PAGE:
Overall Over 90% of cancer related mortality is linked to invasive and metastatic spread of cancer cells from the primary tumor. This spread can be catastrophically fast in the cases of particularly aggressive, high grade melanomas and gliomas (i.e., glioblastoma multiforme (GBM)), leading to uniformly poor prognosis and short life expectancy in these cancers. In spite of the crucial importance of invasive cancer phenotype, we still have only fragmentary knowledge and understanding of the mechanisms leading to transition from proliferative to aggressive, migratory behavior of cancer cells (referred here as the P-A phenotypic switch). Increasing evidence suggests that this switch is a reflection of inherent capacity of cancer cells to adopt both proliferative and migrator phenotypes, with the probability and rate of switching between these two phenotypes controlled by the cell genome, environmental conditions and cell-cell interactions. To address the problem of regulation of invasive cancer spread and, more specifically the P-A phenotypic switch, we propose to establish the Yale Cancer Systems Biology Center (Y-CSBC). The Center will based on the existing organization and infrastructure of the recently founded Yale Systems Biology Institute (YSBI) on the Yale West Campus, leveraging the extensive existing shared resources and juxtaposition of the labs within the same recently renovated, state of the art research space. The Center will bring together researchers from 7 Yale departments based at Yale schools of Arts and Science, Engineering and Applied Science and Medicine and Emory University, in close collaboration with Yale Cancer Institute (physically adjacent to YSBI), Yale Cancer Center, Yale skin cancer SPORE, and Yale Neurosurgery department. The work at the proposed Center will be initially based on the Proposed tightly knit two Research Projects and two support shared resource Cores, initially focused on the analysis of glioblastoma and melanoma cells, and normal cells of various species modeling invasive growth behavior and phenotypic switching. With time, the emphasis on these two cancers may broaden with new members expanding the scope and the aims. The proposed research already reflects the diversity and innovative nature of the work pursued by the participating labs within YSBI and collaborative labs, with the combination of techniques and approaches as diverse as synthetic biology, nano-scale bioengineering, evolutionary biology, high throughput genomics, mathematical modeling, novel animal models, all combined into a integrated research program. The work will be supported by the Administrative Core and the results disseminated through various mechanisms mediated by the Outreach and Education Core. The orthogonal and unconventional approaches proposed in the application and characteristic of the highly collaborative use of cutting edge, innovative approaches, many of which are being pioneered here, will provide an opportunity to advance our understanding of the molecular networks controlling invasive, aggressive cancer spread and lead to new approaches to controlling and treating highly invasive and metastatic malignancies.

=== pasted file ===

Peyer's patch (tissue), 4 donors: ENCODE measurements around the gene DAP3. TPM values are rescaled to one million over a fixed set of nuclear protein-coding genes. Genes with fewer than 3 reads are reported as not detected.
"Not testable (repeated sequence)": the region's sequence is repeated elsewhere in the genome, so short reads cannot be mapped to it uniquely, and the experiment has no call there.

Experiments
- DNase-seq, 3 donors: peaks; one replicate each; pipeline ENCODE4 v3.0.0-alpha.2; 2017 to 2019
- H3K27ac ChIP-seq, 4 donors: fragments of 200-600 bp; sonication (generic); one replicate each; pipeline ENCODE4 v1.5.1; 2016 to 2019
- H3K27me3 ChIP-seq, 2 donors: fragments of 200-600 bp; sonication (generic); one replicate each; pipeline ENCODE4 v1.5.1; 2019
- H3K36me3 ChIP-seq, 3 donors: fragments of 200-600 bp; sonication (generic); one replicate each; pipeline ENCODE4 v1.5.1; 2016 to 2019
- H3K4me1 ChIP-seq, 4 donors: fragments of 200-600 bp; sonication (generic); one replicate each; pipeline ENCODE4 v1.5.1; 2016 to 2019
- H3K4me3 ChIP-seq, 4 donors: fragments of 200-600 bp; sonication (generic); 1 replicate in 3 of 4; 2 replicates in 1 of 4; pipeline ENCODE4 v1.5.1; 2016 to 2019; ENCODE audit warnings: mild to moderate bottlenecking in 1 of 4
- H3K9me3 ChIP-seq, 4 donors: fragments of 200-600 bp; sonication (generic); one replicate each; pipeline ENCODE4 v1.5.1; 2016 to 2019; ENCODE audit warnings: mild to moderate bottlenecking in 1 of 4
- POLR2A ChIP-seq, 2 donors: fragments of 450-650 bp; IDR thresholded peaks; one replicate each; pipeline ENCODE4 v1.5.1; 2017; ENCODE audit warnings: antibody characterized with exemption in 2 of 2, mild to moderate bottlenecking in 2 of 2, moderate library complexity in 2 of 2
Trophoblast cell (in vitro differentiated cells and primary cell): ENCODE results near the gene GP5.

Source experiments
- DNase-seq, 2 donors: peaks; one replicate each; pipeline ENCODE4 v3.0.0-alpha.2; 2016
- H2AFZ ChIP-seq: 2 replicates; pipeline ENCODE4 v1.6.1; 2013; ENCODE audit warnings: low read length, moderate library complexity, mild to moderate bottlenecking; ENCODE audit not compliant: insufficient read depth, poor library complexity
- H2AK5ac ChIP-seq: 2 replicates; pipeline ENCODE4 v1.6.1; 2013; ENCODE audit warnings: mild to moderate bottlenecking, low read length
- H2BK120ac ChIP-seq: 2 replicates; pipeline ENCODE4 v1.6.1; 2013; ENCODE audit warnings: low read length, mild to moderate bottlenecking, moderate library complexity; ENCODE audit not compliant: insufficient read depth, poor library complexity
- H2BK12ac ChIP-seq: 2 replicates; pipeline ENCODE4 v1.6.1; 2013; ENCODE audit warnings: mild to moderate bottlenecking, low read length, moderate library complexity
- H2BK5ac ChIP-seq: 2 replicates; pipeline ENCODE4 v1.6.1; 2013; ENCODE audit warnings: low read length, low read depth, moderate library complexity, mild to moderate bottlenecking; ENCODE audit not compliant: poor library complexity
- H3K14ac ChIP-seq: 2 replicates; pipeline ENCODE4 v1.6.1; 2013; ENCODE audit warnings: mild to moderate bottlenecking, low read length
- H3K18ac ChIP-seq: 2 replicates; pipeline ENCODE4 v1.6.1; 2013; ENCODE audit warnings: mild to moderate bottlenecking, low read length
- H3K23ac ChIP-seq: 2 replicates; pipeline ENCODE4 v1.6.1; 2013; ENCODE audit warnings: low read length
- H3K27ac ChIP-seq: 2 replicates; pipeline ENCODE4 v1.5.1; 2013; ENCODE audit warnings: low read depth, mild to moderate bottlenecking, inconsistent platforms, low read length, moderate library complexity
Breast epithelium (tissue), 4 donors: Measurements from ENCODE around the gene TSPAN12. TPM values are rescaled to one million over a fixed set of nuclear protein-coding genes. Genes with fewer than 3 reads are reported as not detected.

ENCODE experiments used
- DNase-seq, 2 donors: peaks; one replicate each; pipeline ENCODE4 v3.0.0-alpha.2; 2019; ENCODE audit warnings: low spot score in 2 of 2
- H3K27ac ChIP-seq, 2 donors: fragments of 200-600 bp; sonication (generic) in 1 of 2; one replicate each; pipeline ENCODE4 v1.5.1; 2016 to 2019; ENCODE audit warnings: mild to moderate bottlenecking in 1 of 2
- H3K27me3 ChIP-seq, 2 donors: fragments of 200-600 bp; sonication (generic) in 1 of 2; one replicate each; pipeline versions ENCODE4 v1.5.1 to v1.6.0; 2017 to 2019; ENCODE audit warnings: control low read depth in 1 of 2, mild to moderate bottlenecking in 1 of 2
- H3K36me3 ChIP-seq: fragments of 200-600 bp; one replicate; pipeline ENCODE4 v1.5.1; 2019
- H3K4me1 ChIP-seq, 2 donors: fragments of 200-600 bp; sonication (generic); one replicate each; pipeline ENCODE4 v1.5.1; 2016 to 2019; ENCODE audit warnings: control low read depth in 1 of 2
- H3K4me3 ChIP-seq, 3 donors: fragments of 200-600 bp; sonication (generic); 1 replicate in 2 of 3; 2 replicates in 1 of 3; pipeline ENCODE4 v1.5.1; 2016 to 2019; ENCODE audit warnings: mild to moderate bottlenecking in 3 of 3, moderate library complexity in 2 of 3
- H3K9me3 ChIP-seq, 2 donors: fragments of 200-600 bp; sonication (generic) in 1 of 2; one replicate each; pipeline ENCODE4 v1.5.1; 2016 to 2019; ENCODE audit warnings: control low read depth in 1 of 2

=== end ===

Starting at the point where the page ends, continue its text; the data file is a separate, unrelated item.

Overall Invasion of aggressive cancer cells in various high grade, advanced cancers, particularly glioblastoma multiforme and melanoma, and leading to vast majority of cancer related deaths, is a complex process requiring quantitate, systems approaches for understanding analysis and ultimate prevention. Here is we propose to establish the Yale Cancer Systems Biology Center (Y-CSBC) focused on using highly innovative interdisciplinary approaches to understanding invasive cancer spread, involving tight collaboration between researchers from multiple labs and departments, most of whom will be juxtaposed within the same, state of the art research space. The pioneering research proposed in the application will provide the first comprehensive, systems-level analysis of molecular networks controlling cell transition to invasive, migratory behavior, and will suggest new approaches to clinical interventions.
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